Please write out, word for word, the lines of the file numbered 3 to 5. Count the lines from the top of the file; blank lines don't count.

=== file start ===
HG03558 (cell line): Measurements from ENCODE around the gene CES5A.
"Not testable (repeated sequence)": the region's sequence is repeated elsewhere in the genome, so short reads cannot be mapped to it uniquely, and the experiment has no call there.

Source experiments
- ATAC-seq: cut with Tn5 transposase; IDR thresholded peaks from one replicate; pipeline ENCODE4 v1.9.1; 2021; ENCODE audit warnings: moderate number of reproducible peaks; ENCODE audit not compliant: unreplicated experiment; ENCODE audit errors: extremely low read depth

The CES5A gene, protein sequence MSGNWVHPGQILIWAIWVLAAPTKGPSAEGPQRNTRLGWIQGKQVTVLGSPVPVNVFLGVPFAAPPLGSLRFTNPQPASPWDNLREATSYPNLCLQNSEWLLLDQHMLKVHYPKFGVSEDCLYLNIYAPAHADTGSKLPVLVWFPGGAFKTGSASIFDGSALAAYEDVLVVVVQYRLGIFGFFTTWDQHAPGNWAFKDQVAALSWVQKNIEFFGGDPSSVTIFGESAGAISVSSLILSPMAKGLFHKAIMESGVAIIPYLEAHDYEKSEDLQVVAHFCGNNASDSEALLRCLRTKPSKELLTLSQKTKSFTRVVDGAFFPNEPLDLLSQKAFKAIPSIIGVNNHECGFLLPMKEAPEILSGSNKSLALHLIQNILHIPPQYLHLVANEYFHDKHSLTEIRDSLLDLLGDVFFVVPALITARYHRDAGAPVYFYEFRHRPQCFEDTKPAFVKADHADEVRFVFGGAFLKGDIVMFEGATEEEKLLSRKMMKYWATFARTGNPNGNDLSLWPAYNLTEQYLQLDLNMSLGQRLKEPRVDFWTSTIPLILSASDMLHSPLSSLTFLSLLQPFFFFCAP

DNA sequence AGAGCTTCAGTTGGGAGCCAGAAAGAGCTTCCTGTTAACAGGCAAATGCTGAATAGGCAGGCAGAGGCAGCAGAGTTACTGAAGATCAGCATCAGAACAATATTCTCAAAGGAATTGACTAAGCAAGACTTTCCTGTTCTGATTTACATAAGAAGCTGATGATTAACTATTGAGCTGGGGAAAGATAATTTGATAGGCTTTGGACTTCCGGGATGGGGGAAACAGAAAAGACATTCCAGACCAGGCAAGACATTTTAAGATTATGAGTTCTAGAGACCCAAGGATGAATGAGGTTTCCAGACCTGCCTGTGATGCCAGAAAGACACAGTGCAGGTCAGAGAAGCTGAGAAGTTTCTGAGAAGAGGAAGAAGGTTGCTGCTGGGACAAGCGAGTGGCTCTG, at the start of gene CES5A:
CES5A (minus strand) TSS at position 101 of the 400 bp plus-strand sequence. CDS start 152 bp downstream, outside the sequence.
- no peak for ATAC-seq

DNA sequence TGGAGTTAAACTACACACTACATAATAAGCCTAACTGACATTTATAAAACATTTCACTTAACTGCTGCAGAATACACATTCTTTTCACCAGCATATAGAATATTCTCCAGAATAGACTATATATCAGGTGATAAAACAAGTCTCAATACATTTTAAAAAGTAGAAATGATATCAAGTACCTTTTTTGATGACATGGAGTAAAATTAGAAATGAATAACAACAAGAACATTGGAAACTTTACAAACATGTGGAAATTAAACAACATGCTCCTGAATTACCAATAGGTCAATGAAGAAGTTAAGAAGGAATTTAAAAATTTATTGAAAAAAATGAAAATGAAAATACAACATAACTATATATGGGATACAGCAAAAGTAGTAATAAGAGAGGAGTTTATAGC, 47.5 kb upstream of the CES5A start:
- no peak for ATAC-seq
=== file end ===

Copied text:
Source experiments
- ATAC-seq: cut with Tn5 transposase; IDR thresholded peaks from one replicate; pipeline ENCODE4 v1.9.1; 2021; ENCODE audit warnings: moderate number of reproducible peaks; ENCODE audit not compliant: unreplicated experiment; ENCODE audit errors: extremely low read depth

The CES5A gene, protein sequence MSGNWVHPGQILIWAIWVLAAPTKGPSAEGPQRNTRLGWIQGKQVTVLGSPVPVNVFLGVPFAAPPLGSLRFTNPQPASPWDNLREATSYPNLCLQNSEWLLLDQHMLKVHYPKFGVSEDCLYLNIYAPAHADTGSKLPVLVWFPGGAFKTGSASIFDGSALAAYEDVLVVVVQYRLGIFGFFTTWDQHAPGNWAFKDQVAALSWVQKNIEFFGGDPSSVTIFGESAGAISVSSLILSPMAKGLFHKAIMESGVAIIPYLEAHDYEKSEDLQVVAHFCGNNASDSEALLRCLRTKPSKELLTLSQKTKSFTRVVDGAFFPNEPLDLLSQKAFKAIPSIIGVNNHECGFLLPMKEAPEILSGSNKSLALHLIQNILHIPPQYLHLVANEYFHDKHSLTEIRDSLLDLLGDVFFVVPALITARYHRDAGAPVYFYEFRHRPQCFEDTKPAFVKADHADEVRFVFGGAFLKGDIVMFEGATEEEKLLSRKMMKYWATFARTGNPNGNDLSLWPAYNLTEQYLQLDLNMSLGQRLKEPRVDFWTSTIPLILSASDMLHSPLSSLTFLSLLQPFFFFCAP